Vitamin D in the aging musculoskeletal system: an authentic strength preserving hormone

Mol Aspects Med. 2005 Jun;26(3):203-19. doi: 10.1016/j.mam.2005.01.005.


Until recently, vitamin D was only considered as one of the calciotrophic hormones without major significance in other metabolic processes in the body. Several recent findings have demonstrated that vitamin D plays also a role as a factor for cell differentiation, function and survival. Two organs, muscle and bone, are significantly affected by the presence, or absence, of vitamin D. In bone, vitamin D stimulates bone turnover while protecting osteoblasts of dying by apoptosis whereas in muscle vitamin D maintains the function of type II fibers preserving muscle strength and preventing falls. Furthermore, two major changes associated to aging: osteoporosis and sarcopenia, have been also linked to the development of frailty in elderly patients. In both cases vitamin D plays an important role since the low levels of this vitamin seen in senior people may be associated to a deficit in bone formation and muscle function. In this review, the interaction between vitamin D and the musculoskeletal components of frailty are considered from the basic mechanisms to the potential therapeutic approach. We expect that these new considerations about the importance of vitamin D in the elderly will stimulate an innovative approach to the problem of falls and fractures which constitutes a significant burden to public health budgets worldwide.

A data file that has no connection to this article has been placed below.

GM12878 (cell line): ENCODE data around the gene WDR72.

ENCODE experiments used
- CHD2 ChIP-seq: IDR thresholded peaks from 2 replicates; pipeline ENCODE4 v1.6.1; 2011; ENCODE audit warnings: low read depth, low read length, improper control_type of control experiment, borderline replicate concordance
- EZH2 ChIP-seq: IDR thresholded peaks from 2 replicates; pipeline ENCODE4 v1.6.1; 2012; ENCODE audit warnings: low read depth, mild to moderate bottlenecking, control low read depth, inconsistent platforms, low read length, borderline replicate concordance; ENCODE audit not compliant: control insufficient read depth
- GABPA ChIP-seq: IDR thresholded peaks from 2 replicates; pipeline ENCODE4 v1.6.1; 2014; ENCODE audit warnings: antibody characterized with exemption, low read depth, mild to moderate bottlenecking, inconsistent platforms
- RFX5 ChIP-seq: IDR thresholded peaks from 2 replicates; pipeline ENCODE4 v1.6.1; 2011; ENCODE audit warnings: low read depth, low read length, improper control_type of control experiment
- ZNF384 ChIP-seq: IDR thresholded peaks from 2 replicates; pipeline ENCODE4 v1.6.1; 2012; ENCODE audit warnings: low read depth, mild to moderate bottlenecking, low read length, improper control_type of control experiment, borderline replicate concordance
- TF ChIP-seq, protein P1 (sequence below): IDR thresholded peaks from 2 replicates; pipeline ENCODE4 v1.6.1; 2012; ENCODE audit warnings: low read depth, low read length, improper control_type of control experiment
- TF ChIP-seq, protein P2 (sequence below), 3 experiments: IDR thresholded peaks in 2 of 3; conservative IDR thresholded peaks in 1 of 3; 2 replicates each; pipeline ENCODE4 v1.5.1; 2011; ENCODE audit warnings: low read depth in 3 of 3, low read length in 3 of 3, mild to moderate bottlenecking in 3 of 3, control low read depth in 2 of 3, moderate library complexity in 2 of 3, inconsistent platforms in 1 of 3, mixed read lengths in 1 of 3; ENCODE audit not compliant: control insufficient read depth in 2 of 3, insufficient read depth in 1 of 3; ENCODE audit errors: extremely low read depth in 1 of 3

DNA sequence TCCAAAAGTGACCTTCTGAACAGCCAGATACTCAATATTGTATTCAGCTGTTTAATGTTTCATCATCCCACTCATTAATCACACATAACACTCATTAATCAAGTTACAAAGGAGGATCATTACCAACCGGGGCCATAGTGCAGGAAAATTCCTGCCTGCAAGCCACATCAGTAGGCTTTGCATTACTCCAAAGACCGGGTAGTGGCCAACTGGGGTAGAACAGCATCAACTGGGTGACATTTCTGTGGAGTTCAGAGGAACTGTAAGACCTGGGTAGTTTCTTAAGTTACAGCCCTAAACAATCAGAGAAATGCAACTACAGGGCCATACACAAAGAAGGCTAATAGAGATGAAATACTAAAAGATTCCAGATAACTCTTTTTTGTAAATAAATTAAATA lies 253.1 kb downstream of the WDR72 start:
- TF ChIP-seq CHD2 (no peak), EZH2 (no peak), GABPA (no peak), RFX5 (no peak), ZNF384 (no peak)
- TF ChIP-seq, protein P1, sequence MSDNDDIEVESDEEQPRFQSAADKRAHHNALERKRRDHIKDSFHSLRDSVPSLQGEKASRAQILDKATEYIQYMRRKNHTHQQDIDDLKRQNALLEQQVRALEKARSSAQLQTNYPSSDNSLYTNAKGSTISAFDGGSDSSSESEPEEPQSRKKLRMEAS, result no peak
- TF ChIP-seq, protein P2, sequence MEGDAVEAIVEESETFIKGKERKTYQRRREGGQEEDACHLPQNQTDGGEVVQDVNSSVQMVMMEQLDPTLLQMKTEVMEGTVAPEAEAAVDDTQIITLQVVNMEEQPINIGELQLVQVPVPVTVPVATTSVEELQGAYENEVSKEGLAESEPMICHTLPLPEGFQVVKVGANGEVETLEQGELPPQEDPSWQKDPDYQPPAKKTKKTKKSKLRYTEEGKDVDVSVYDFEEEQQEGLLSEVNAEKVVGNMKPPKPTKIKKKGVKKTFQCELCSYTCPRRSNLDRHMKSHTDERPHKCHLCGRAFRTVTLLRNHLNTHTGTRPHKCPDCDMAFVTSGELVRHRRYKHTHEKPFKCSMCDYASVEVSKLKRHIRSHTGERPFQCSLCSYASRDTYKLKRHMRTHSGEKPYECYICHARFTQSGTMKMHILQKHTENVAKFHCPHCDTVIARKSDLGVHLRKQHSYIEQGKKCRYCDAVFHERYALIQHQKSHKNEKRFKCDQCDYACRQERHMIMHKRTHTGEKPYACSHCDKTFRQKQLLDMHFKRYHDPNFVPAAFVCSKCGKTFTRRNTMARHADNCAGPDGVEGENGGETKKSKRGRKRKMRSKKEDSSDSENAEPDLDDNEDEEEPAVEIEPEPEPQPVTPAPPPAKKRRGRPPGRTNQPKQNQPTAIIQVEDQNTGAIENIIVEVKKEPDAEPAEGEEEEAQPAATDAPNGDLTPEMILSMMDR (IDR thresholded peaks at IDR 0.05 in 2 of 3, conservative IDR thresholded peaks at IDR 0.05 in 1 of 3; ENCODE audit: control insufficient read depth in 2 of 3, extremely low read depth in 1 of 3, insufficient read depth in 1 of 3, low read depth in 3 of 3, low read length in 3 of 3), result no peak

Publication types

  • Research Support, Non-U.S. Gov't
  • Review

MeSH terms

  • Aging / physiology*
  • Animals
  • Bone and Bones / metabolism
  • Humans
  • Musculoskeletal System / drug effects
  • Musculoskeletal System / metabolism*
  • Receptors, Calcitriol / metabolism
  • Vitamin D / metabolism*
  • Vitamin D / pharmacology


  • Receptors, Calcitriol
  • Vitamin D